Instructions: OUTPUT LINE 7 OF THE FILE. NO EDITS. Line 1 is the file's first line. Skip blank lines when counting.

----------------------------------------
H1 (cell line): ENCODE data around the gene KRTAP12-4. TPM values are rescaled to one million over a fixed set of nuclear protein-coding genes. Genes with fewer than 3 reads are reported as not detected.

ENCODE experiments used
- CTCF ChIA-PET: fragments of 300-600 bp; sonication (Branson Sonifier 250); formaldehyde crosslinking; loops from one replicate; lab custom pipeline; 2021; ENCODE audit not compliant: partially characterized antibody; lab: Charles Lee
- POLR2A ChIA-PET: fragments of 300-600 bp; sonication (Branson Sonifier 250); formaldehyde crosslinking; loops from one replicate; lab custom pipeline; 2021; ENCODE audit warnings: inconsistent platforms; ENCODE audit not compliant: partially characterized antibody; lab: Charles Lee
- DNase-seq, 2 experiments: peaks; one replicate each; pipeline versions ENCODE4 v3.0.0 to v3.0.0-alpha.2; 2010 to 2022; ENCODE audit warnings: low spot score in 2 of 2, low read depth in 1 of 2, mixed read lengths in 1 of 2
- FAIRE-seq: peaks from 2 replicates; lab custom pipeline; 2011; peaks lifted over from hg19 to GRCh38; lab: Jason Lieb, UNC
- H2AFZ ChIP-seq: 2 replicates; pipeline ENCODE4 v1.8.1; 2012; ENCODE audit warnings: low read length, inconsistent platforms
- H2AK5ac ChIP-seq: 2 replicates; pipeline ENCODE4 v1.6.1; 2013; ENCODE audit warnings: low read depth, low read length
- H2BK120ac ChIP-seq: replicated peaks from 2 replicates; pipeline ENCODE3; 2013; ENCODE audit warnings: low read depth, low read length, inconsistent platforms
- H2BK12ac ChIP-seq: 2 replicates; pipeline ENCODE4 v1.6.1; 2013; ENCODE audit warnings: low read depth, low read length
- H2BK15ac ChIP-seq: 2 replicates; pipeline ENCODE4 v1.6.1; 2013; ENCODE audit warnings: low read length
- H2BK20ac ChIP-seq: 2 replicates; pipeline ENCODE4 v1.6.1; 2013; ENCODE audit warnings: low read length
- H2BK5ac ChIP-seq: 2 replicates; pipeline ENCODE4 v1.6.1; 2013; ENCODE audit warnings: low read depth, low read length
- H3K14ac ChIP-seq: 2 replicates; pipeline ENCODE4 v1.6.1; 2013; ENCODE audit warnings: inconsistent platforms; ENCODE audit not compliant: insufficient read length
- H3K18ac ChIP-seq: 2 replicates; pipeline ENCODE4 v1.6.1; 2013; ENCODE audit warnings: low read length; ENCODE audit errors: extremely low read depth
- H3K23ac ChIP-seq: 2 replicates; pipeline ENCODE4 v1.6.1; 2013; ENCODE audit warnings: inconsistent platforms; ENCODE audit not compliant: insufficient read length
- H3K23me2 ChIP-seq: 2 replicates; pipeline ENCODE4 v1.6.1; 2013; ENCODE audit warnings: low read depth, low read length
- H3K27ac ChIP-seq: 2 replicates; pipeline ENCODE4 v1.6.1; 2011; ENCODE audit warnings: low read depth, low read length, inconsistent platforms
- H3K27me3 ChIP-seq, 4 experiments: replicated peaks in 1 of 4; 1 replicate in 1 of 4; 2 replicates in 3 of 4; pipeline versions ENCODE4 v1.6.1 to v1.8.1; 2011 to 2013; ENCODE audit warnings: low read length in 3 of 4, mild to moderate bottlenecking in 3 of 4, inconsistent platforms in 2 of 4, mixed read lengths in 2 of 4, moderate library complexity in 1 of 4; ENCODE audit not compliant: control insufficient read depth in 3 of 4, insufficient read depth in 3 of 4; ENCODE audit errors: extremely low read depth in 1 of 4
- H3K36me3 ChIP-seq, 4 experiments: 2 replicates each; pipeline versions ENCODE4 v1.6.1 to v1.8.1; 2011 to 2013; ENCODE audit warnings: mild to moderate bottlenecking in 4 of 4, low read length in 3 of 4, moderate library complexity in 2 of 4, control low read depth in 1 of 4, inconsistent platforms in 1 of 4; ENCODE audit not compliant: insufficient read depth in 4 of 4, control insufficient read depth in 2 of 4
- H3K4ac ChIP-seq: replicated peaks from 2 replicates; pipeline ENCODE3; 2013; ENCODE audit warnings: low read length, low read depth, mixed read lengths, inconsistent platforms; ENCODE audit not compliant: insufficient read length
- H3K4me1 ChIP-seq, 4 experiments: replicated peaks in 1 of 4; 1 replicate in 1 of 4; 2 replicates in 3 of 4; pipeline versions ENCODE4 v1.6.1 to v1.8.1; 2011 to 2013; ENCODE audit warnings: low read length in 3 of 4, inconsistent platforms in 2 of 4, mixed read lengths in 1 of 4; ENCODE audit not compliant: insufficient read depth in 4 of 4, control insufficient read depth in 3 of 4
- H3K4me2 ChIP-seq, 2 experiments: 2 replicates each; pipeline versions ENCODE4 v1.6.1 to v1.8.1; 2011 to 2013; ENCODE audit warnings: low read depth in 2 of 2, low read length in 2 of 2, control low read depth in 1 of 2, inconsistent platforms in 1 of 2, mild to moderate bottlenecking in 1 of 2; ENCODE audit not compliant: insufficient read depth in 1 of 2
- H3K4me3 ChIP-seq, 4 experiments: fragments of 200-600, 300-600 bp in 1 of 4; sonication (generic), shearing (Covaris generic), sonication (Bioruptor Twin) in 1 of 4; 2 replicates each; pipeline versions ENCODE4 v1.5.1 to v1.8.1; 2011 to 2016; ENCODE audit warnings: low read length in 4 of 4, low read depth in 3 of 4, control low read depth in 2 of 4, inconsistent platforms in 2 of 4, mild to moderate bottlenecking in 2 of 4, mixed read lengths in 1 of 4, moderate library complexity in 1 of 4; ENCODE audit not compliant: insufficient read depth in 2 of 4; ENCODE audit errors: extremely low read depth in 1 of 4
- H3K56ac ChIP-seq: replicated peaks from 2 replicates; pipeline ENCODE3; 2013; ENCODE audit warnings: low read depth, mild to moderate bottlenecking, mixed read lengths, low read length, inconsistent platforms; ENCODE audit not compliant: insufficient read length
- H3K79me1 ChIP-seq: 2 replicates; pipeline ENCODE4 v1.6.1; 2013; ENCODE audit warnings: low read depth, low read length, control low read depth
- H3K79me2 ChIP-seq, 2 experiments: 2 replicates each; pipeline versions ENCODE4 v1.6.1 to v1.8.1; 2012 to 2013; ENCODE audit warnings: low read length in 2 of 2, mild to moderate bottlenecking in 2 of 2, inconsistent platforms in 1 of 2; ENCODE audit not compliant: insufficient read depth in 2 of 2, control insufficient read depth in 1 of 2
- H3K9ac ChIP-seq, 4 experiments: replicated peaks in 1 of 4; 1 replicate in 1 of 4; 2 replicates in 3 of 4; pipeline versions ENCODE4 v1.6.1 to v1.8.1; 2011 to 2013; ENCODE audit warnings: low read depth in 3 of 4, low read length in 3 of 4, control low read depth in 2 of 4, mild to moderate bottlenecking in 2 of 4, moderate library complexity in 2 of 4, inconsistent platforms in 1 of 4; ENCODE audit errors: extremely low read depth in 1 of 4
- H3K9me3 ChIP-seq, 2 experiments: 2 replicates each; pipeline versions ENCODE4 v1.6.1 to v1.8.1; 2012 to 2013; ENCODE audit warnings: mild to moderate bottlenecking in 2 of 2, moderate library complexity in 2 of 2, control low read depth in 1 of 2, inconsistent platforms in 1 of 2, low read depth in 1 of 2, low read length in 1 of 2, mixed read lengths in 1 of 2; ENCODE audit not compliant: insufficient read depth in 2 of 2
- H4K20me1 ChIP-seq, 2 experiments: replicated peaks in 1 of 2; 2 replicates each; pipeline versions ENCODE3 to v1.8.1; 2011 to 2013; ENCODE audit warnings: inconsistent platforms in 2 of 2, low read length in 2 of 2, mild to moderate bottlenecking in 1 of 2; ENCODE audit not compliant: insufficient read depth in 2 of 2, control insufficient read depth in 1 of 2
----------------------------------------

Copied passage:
- H2AFZ ChIP-seq: 2 replicates; pipeline ENCODE4 v1.8.1; 2012; ENCODE audit warnings: low read length, inconsistent platforms